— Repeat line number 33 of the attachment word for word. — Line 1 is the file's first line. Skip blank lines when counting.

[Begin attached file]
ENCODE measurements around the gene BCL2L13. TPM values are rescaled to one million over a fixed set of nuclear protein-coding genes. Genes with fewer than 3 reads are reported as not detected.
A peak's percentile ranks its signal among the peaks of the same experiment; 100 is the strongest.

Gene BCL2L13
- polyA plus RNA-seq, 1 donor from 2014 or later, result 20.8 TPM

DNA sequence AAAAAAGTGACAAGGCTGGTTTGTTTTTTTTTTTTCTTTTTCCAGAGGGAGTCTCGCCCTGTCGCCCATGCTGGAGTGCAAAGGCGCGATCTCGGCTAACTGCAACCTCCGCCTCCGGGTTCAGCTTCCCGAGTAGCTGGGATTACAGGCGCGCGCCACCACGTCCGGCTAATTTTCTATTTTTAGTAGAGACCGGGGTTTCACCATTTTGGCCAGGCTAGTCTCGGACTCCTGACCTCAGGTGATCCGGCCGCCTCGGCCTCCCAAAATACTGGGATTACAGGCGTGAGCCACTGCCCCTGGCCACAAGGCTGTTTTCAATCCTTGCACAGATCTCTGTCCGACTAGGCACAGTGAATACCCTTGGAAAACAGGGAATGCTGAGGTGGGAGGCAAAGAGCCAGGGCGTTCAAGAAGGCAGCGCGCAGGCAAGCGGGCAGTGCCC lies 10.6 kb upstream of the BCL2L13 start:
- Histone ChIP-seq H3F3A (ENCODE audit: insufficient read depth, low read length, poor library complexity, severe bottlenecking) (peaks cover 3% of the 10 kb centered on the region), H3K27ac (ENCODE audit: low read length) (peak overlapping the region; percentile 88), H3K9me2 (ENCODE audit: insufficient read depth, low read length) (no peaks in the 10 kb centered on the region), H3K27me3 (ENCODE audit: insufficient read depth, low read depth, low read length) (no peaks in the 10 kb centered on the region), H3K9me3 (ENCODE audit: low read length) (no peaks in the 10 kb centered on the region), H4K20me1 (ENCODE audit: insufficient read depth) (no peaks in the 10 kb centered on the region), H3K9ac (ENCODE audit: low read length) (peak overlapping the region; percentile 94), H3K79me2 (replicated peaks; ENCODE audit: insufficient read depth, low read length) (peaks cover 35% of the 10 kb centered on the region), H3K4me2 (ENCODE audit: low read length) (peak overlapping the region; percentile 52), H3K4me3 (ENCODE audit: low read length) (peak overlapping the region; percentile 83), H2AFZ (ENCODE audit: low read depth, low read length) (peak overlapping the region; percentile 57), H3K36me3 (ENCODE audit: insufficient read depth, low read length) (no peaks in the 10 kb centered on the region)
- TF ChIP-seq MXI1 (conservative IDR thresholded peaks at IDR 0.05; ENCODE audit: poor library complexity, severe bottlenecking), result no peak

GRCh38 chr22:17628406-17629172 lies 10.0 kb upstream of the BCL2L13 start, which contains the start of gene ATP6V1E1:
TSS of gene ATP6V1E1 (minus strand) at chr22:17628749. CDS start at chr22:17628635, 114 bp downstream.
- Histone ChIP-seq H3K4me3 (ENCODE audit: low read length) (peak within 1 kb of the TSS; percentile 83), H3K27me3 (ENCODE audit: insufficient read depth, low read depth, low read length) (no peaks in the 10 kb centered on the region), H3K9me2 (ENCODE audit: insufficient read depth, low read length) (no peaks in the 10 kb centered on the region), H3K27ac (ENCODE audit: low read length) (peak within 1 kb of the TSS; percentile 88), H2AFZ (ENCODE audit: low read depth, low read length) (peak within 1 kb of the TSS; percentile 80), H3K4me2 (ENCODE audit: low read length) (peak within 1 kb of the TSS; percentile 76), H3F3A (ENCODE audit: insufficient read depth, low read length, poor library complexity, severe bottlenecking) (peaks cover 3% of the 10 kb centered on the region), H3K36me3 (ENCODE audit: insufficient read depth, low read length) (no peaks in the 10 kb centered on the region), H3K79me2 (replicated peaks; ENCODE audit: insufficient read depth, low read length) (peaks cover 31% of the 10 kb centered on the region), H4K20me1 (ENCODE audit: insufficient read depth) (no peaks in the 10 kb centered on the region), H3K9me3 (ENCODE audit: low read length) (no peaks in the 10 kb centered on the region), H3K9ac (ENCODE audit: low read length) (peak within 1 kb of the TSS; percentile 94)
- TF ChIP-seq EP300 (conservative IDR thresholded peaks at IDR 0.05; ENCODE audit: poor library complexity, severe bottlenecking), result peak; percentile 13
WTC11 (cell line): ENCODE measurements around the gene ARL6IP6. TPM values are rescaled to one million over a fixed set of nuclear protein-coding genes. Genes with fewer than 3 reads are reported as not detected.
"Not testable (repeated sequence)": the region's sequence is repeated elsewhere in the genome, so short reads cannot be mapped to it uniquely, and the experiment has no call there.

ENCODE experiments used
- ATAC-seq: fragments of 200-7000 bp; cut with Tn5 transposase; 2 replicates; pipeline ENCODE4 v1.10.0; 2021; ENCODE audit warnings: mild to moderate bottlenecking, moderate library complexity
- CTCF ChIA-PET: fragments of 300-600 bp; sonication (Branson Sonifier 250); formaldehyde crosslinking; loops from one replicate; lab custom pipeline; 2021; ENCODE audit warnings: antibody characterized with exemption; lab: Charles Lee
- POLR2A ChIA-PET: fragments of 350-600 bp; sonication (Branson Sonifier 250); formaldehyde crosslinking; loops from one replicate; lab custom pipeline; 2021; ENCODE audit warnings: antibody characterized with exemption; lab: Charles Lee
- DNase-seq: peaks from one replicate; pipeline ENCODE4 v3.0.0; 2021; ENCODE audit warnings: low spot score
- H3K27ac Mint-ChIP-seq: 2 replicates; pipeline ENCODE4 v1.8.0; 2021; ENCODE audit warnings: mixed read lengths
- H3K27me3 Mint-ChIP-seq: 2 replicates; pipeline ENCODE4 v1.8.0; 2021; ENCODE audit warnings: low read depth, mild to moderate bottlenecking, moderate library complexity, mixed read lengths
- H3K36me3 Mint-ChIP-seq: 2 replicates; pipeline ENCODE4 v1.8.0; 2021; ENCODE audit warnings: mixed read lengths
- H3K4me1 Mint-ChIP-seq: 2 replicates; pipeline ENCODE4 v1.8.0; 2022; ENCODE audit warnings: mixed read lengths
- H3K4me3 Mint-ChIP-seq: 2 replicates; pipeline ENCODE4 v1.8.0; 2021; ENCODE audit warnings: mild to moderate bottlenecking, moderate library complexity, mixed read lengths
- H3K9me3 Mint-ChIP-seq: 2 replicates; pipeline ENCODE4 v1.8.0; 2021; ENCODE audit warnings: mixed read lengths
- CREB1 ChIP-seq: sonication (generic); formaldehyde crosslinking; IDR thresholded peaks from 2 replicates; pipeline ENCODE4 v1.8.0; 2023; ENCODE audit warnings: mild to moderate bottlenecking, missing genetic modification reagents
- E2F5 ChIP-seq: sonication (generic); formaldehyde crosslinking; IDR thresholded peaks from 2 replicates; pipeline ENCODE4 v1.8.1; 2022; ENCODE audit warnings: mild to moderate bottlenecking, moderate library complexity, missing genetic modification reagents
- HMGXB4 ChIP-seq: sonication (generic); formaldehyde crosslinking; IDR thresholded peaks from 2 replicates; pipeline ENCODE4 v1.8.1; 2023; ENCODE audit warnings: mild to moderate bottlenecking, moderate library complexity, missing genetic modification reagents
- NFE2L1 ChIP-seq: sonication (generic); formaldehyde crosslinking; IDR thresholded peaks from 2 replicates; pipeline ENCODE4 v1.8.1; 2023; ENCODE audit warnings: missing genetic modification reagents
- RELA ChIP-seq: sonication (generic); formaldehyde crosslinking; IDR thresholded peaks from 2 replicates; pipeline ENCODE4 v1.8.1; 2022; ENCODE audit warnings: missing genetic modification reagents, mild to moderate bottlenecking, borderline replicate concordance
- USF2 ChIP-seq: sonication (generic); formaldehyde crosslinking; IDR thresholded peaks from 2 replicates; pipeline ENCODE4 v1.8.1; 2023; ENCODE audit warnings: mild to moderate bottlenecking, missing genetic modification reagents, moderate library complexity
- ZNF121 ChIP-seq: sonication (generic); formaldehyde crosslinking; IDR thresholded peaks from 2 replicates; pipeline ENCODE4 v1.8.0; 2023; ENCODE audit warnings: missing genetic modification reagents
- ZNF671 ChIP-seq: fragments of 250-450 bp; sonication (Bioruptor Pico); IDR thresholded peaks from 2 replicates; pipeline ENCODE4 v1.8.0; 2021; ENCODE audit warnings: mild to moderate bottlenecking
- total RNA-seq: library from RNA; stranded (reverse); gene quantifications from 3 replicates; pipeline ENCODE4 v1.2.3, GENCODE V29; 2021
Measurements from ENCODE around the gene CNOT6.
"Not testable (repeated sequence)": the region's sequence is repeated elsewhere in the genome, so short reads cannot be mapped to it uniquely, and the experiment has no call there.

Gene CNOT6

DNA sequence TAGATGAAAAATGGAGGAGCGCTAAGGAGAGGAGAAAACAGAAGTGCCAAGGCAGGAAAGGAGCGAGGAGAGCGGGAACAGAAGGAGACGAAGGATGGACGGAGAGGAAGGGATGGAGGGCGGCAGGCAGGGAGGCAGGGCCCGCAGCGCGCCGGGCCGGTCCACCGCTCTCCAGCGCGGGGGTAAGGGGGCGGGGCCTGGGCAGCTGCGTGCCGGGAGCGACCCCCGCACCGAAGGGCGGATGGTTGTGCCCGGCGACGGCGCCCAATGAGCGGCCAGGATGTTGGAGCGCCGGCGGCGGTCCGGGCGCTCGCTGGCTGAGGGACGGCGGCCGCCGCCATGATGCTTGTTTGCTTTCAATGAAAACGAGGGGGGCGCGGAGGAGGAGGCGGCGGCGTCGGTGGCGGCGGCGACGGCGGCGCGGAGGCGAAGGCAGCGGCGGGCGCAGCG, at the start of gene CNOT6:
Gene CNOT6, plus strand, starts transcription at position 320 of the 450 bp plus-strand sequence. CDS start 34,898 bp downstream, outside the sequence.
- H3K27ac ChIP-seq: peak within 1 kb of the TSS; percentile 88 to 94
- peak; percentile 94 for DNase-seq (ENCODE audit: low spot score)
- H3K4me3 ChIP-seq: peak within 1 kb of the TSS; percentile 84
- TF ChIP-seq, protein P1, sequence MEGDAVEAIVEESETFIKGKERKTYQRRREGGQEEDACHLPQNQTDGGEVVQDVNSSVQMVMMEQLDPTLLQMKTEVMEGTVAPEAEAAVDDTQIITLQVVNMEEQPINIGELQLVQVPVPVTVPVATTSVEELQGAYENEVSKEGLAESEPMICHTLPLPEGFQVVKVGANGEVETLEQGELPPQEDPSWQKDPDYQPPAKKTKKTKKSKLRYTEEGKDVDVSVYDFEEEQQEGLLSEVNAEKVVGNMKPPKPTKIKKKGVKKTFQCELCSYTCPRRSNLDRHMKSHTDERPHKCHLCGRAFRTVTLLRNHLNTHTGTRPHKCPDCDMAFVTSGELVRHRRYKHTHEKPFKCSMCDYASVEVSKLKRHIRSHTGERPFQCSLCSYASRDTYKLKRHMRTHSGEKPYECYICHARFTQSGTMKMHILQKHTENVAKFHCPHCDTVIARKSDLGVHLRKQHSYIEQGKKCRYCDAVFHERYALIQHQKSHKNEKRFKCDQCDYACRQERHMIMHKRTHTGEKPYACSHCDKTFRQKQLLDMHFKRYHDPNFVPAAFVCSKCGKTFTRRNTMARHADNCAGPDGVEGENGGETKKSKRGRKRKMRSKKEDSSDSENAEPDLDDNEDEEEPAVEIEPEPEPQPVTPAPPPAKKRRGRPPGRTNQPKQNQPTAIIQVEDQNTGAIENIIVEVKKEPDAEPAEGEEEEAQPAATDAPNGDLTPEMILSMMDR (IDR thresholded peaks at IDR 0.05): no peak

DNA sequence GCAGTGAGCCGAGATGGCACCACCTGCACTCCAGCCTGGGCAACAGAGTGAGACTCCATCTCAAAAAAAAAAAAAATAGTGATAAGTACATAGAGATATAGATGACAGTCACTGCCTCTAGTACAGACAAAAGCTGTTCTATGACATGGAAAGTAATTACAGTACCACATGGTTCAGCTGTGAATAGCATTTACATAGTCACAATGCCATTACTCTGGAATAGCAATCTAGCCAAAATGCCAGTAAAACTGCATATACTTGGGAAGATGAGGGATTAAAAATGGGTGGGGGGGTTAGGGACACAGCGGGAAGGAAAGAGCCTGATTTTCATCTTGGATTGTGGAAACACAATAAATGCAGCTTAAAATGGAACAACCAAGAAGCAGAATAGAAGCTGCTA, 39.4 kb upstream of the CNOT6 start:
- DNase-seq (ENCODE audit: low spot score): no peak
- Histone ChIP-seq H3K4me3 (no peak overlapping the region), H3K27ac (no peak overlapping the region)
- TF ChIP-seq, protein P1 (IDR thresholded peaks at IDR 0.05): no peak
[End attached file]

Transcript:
- total RNA-seq: library from RNA; stranded (reverse); gene quantifications from 3 replicates; pipeline ENCODE4 v1.2.3, GENCODE V29; 2021